In 1900, New Yorkers were affronted by Sapho, in which Hamilton Revelle picked up Miss Olga Nethersole and carried her up a flight of stairs to what was obviously meant to be her boudoir. The city police arrested Miss Nethersole as a "corrupter of public morals" along with several other several other members of the company. A jury acquitted Miss Nethersole of any wrongful behavior and the play reopened. The Second Mrs. Tangueray raised eyebrows and accusing fingers in 1893, and Mrs. Warren's Profession was closed after one performance in 1905, in its first appearance on Broadway. For years, Belasco and Daly and Alf Woods had been producing plays with pandering names, from Getting Gertie's Garter to His Bridal Night. What was happening now?

America entered the "Jazz Age", though as Morrden points out, nobody is quit e sure what jazz is ... Gershwin's "Rhapsody in Blue", or W. C. Handy's "Saint Louis Blues"? For Sergeant Rhoda Milliken of the Washington D.C. police department, jazz was "any music played on a saxophone", when that organization decided to enforce an old law against "immoral music". This is the decade when skirts went from six inches above the ankle to six inches above the knee. Governments from the national level to the local level tried to "preserve" moral decency in America. Prohibition had been proclaimed in 1919. Vice President (soon to be President) Calvin Coolidge was making speeches stating that of the "two fundamental motives which inspire motivation", righteousness and gain, the most important is righteousness.

In April of 1926, Mae West opened in Sex, which Variety defined as a "nasty red-light district show". Miss West would be arrested and serve ten days in the Women's Workhouse on Welfare Island - but not until after the show ran for 375 performances. Miss West's comment on the ordeal? The uniforms were uncomfortable. In Sex, Miss West played a Montreal Madame. This wasn't the only show on Broadway at the time with a prostitutes as a main character. The Shanghai Gesture, starring Florence Reed (331 performances), and Lulu Belle (461 performances) were also playing. The difference is that in the later two shows old Victorian "righteousness" won out. Even The Easiest Way, from the preceding decade, had a moral overtone. The (anti)heroine couldn't help but be morally disposed to "the easiest way". In fairness, though, it must be told that Lulu Belle was listed with Sex as one of the ten (yes, ten) dirtiest shows on Broadway.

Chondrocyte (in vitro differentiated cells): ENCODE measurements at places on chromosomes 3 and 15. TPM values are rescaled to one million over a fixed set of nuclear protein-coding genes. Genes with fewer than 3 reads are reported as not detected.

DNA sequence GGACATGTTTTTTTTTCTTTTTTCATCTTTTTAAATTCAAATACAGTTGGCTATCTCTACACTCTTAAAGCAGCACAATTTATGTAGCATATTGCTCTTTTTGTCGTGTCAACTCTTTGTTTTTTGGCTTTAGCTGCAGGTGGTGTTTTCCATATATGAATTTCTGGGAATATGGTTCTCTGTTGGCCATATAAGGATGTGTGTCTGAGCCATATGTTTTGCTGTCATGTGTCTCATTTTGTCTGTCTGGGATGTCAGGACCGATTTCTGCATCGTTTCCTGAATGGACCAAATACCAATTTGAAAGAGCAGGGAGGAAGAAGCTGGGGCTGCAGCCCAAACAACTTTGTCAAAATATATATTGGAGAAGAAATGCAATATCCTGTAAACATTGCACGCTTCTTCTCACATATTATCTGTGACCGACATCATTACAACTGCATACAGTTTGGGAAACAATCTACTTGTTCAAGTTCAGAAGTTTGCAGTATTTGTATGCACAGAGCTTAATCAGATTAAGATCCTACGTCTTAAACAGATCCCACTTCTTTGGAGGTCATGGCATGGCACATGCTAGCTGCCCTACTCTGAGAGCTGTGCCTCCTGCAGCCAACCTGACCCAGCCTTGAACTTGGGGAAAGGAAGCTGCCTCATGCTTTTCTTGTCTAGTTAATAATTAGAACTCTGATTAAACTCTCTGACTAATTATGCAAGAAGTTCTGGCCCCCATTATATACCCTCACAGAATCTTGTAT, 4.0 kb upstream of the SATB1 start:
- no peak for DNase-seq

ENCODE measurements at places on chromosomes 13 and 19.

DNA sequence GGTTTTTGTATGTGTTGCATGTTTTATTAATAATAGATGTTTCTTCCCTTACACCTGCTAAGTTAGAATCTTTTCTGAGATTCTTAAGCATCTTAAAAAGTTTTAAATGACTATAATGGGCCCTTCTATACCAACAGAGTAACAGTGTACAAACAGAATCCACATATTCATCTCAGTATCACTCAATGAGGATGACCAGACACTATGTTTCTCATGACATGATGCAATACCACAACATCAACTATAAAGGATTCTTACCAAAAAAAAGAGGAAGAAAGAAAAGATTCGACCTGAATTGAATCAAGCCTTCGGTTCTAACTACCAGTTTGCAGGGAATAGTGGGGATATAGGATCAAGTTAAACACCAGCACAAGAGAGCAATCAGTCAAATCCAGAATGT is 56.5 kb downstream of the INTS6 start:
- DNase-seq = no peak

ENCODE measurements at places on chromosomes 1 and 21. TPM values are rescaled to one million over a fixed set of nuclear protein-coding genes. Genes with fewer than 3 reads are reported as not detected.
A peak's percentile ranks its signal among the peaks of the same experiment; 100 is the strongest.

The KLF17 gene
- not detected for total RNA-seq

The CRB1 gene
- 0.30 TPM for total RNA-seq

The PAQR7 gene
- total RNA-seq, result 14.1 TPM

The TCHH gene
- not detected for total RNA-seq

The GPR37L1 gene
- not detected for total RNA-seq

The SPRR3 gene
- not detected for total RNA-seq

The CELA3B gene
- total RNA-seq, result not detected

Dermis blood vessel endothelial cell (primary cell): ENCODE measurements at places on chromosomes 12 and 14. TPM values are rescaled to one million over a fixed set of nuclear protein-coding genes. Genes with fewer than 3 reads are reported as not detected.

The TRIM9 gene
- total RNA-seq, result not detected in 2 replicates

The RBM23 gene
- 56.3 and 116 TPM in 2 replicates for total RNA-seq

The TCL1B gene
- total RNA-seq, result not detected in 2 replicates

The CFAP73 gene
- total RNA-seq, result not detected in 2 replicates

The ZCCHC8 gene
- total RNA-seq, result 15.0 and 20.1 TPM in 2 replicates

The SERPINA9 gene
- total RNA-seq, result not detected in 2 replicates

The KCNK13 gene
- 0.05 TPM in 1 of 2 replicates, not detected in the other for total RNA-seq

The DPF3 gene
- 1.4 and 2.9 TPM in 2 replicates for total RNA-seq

Theater was given the option to police itself (the option the Motion Picture Industry had already adopted) or face governmental scrutiny and procedure. At the same time, the popular press lauded Ethel Waters for being able to deliver the "hot" song "Handy Man" with "cool demeanor". "How that girl can control her cooch should be rewarded somehow". The Palace management forced her to drop the song from her act. A list of words went up backstage that were not to be mentioned in a Keith-Albee house, lest they fall on delicate ears.

The end of the argument has not been seen, and may never have definitive conclusion. The controversy over what constitutes art is still an issue today. The decade of the Twenties was rich for theatergoers and theater in general. It was the decade in which Antoinette Perry starred in Broadway's longest running flop, (The Ladder, financed by an eccentric who could afford to lose $6,500 a week. In 1929, a college newspaper honored a freshman, Tennessee Williams, for his play Beauty is the Word. It was the decade of the "flapper", bathtub gin and speakeasies. But, most importantly, it was the decade that presented new issues, new talent and a new "American" theater. It was the decade that best displayed the challenge between the old guard and what was to come.


Next: 1930-1940: The Great Depression
Broadway 101 Virtual Tour


Wanna' talk to others about this column or anything else theatre related? Check out All That Chat!




[ © 1999 Talkin' Broadway! | Produced by miner miracles ]